Culinary Capers’ claim to fame includes catering for the Torino, Beijing and Vancouver Olympic Games. Despite doing $3 million in business in three weeks during the Vancouver Games, the company’s most notable success was in Beijing, which spawned a catering company and the two full-service restaurants Lykkemark once coveted – albeit on the other side of the globe. The two restaurants, called SWITCH! and SWITCH! Grill, feature fresh, modern cuisine that has garnered an international reputation for the Culinary Capers brand.
“The China contract for B.C. Canada Pavilion was five months,” says Lykkemark. “I had an amazing time and found a partner over there who was very entrepreneurial and a chef. And so we kept the catering company going after our contract was over. It’s going to be as large as my company in Vancouver by next year – it is growing so fast!”
Managing the company’s global footprint is a big focus of Culinary Capers’ business. With a goal of zero waste, the company has a comprehensive recycling program for paper, glass, cardboard, metal and plastic containers and cooking oil. The company has installed a new high-efficiency hot water tank, low-flow aerators in the kitchen and washroom sinks and uses biodegradable cleaning products. Food, paper and floral waste are composted.
The company’s efforts around composting may lead to yet another business – turning discarded salmon skins into treats for a very different clientele – of the tail-wagging variety.
“My executive sous chef came up with this idea,” says Lykkemark. “We use a lot of salmon, and he trains dogs on the weekend, and he was making pet treats out of the salmon skin that the dogs were crazy about. It’s really good for them because it’s full of Omega-3 and helps their coats and their joints.”
The product is currently in testing stages for food safety and shelf stability.
Plans for the future also include producing healthy food for vending machines in Vancouver businesses and schools. Lykkemark is hoping to help businesses and school boards break away from the snack-food varieties that are currently being sold with more meal-oriented foods like sandwiches and salads.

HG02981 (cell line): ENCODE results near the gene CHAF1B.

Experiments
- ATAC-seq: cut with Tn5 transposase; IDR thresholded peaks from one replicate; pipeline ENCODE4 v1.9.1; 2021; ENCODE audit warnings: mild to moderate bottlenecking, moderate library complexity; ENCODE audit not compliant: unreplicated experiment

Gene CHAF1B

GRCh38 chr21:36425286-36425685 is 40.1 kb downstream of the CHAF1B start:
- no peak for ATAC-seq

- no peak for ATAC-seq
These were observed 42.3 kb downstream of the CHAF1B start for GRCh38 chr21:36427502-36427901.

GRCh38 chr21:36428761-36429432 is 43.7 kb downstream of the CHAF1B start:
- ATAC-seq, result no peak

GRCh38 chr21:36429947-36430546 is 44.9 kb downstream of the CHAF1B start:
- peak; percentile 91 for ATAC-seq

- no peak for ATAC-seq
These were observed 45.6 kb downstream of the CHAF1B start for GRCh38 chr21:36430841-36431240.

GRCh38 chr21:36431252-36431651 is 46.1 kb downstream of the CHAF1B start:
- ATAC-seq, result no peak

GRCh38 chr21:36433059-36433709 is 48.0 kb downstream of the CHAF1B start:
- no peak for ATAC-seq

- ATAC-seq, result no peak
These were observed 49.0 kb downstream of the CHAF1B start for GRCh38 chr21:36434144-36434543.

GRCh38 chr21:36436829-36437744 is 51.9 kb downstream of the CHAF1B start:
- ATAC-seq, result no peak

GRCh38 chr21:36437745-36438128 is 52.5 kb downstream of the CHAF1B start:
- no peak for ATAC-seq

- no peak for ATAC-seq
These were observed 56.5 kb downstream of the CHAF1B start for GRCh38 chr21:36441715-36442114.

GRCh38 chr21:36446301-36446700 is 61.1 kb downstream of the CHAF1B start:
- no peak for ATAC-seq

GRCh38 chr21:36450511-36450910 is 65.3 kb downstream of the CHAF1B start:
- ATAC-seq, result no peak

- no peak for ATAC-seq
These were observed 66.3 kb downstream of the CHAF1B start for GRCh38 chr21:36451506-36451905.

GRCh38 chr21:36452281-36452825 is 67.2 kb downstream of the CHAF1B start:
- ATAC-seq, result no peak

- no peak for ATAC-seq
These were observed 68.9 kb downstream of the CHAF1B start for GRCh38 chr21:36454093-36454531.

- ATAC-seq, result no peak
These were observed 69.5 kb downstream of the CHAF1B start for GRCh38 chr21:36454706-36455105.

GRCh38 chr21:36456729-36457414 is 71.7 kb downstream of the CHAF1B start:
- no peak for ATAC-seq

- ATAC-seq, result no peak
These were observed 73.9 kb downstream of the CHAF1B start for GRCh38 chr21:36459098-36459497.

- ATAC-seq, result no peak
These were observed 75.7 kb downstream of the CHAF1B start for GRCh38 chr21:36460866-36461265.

Lykkemark enjoys travelling with her spouse of 35 years, Michael Harries, who is managing partner and COO of the Vancouver company. She’s a fitness enthusiast, a firm believer that a healthy body can maintain the stamina required for running a business.
When asked if she could offer any advice to a young trailblazer such as her former 14-year-old self, Lykkemark replies: “The catering business is really a rewarding business, but it’s extremely demanding. Every job is different, and there are so many details. So you need to be really creative and like lots of challenge and lots of hard work.
“If you’re going to get into this business, find yourself a really good mentor and join organizations like the Entrepreneurs Organization, the International Caterers Association and the Canadian Restaurant and Foodservices Association. All of these groups have staff and members that will share their expertise and experience with you.”
About the author
Steven Chester is the editor and social media community manager for Restaurant Central. His 13-year journalism background includes writing and editing for digital and traditional media. He is an expert in social media, online content and email newsletter development. Follow him on Twitter at @ChesterGoSocial.